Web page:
Sober since April 6, 2006

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Wednesday, August 30, 2006

"It will be different this time"

A video game was supposed to come out today. I've been looking forward to it for a few months now. Best Buy advertised a special sale on it, starting today. So I looked it up on the internet first to see if they had it. The website indicated that a store across town had the game in stock. So I drove all the way over there (borrowing my mom's cool car) ... and sure enough, they didn't actually have it.

This always happens whenever I try to get a video game on its opening day. It doesn't matter which game, or which store. The advertised "Sale Starts August 30" is never right. I've been through this ten times in the past year.

You'd think that I would have learned my lesson by now.

But I thought it would be different this time.

Isn't that the Big Book's definition of insanity? Doing the same thing over and over again expecting different results each time?

Each time I drank, I knew deep down inside that "it will be different this time". I knew I'd be able to stop after a drink or two. But I never could! Even after two years of continually breaking "just one drink" promises, I still believed the "it will be different this time" lie.

Just today, a huge mega-craving hit when I left Best Buy. I was in an area where I used to purchase much of my alcohol. And I was stupidly alone. My two thoughts were:

  • Nobody has to know about it.
  • It will be different this time.

What a load of bull. But I was so close to believing it.

I'm so frustrated with myself. How could I have possibly entertained the notion again? Why am I so stupid? Will I ever learn?

It's like realistically entertaining the notion of plunging your hand into a boiling pot of water because you think that "it will be different this time, and it will feel good" regardless of the fact that your hand is nearly burned off from previous attempts.

There's simply nothing as frightening as losing your sanity -- even if it's only on occassion during cravings.

Will these mind-bending cravings ever end?

6 comments:

Anonymous said...

Actually thats not the big books definition of insanity.The definition Bill uses is in the first 2 paragraphs on page 37 :-P Hey you got to drive your moms cool car anyway.See ya!

Mark W. said...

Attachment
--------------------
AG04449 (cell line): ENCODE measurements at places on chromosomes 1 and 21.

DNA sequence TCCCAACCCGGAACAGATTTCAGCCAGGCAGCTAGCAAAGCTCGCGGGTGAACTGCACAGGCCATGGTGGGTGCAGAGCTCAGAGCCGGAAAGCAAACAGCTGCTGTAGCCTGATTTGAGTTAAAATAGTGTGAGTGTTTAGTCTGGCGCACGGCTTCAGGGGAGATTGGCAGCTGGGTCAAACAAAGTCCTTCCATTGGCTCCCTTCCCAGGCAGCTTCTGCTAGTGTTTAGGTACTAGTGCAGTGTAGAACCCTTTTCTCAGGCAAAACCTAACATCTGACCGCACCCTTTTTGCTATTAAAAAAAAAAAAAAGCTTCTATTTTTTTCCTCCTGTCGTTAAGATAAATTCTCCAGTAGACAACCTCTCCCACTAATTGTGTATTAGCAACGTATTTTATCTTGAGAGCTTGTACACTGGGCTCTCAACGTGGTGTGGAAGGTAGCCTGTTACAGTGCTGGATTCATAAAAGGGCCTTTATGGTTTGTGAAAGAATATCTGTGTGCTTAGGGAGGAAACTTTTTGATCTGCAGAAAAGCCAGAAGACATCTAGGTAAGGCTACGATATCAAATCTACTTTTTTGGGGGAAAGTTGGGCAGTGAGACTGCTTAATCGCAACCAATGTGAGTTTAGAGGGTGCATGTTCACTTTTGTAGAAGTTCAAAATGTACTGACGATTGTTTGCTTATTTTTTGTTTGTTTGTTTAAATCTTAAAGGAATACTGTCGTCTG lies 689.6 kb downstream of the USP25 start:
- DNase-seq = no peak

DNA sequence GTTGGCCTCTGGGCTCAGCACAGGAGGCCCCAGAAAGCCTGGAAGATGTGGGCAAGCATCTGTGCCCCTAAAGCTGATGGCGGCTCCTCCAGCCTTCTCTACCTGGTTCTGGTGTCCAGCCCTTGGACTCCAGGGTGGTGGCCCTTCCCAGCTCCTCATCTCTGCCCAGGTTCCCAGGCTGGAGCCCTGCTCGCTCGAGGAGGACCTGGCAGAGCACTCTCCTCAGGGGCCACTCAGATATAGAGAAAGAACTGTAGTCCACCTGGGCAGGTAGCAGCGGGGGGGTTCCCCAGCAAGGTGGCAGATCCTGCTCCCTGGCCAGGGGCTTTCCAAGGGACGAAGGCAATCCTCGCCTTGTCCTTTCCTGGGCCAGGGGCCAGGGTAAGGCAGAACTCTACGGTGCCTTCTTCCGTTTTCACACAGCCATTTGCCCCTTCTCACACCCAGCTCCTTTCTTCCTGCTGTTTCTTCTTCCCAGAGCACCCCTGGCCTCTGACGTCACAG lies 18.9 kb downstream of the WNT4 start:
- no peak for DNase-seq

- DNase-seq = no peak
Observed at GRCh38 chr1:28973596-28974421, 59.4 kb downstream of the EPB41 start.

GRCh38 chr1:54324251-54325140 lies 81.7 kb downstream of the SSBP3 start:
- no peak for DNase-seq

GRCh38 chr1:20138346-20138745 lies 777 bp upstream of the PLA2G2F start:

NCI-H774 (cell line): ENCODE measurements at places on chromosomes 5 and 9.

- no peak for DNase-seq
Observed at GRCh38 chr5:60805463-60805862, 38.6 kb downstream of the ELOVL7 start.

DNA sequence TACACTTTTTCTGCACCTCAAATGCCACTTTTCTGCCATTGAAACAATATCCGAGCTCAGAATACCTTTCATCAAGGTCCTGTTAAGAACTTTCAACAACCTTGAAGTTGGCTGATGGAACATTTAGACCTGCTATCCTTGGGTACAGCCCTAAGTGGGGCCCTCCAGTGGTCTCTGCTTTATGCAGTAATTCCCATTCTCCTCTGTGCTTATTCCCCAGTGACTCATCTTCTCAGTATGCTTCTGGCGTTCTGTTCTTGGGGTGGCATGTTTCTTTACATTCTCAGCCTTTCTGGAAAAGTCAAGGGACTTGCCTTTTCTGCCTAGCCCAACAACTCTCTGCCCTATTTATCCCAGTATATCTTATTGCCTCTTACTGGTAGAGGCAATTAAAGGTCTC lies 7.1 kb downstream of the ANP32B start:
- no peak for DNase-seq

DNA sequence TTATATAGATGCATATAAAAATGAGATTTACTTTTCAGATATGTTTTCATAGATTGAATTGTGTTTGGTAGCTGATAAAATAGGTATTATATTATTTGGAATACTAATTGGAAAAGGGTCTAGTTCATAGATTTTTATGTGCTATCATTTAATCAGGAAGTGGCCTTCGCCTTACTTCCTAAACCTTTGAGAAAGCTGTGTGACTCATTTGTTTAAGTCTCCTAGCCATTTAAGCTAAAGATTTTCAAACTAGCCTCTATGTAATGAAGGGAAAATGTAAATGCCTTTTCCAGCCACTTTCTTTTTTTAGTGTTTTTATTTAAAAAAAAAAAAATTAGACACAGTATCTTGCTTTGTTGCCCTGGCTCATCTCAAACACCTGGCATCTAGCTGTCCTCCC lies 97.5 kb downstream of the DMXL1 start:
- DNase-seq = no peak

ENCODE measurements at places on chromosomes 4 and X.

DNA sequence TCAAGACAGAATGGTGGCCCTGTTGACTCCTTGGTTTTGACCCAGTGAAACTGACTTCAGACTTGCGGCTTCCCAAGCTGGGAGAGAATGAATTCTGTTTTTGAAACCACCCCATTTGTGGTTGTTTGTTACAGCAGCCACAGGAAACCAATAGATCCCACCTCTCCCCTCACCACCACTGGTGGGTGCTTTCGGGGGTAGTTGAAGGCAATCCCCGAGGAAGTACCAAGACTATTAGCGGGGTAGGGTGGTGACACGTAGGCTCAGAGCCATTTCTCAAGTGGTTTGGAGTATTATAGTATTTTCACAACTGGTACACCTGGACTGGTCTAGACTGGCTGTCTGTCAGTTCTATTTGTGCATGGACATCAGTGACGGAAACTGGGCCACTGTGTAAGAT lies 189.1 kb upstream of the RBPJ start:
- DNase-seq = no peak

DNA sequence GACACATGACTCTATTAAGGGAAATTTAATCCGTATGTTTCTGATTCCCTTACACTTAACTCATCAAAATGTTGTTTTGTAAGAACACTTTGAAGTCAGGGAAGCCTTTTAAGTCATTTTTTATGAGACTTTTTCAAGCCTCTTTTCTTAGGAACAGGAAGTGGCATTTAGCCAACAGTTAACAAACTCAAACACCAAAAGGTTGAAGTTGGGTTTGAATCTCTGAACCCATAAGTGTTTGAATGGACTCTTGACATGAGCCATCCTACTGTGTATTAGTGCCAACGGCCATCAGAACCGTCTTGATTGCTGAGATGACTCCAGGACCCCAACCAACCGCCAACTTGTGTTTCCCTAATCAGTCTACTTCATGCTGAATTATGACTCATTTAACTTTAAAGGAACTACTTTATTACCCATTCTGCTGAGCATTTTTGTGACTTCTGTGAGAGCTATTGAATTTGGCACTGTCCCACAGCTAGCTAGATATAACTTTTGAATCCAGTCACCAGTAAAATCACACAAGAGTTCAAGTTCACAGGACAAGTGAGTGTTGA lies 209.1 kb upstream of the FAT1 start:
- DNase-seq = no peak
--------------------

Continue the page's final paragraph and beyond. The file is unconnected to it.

You are not alone...

"We are unable, at certain times, to bring into our consciousness with sufficient force the memory of the suffering and humiliation of even a week or a month ago. We are without defense against the first drink." pg. 24

Then - on pg. 25 - the solution...

"We had but two alternatives: One was to go on to the bitter end, blotting out the consciousness of our intolerable situation as best we could; and the other, to accept spiritual help."

SCoUt said...

We are addicts/alcoholics and it is totally natural for us to think about using from time to time. Yes, the obsession part will leave you for sure. But since it was one of your coping mechanisms, the small thought or desire may return from time to time for quite some time -- maybe even throughout your lifetime! All it has to mean is a signal that you are feeling something -- it doesn't have to have any other meaning. It doesn't mean you HAVE to use/drink simply because you had an urge.....I used to think an urge to use meant I was then compelled to follow through with that urge! How THAT for insanity?
And, man, can I relate to the "thinking it will be different this time." I constantly relapsed, thinking, "I'll just use once or twice." OR, "I just wasn't doing it right. Somehow I need to be more careful and I won't pick up a habit this time!" I have come to learn that what my disease wants me to think.
Work Step 1-3 when these thoughts come to you and you'll be amazed what you learn!
I can see you growing!!!!!
Happy 147!
Peace,
Scout
P.S. Remember that true surrender means we don't have to fight any more. You never have to use again--just for today!

tkdjunkie said...

Thanks for the insight, guys! I'm feeling better about it now. Sometimes sobriety seems like rocket science, and sometimes, it seems so simple.

You're awesome -- Thanks again :)

Gwen said...

It is pretty normal for the alkie to think of a drink. The fact that you know it is bull is what is great! The cravings get less and they still happen to me after 15yrs. On occasion I will see a commercial and my mouth waters ;)

Sober Chick said...

Oh yes, "cunning, baffling and powerful." The Dz, our thought process will do what it will need to do to bring us back to that miserable state.

My sponsor tells me "the only thing keeping me from a drink is a think." And there it is. Working the 12 steps will remove the obsession, and so much more.

Great post, I am happy to hear you are still trudjing along day by day.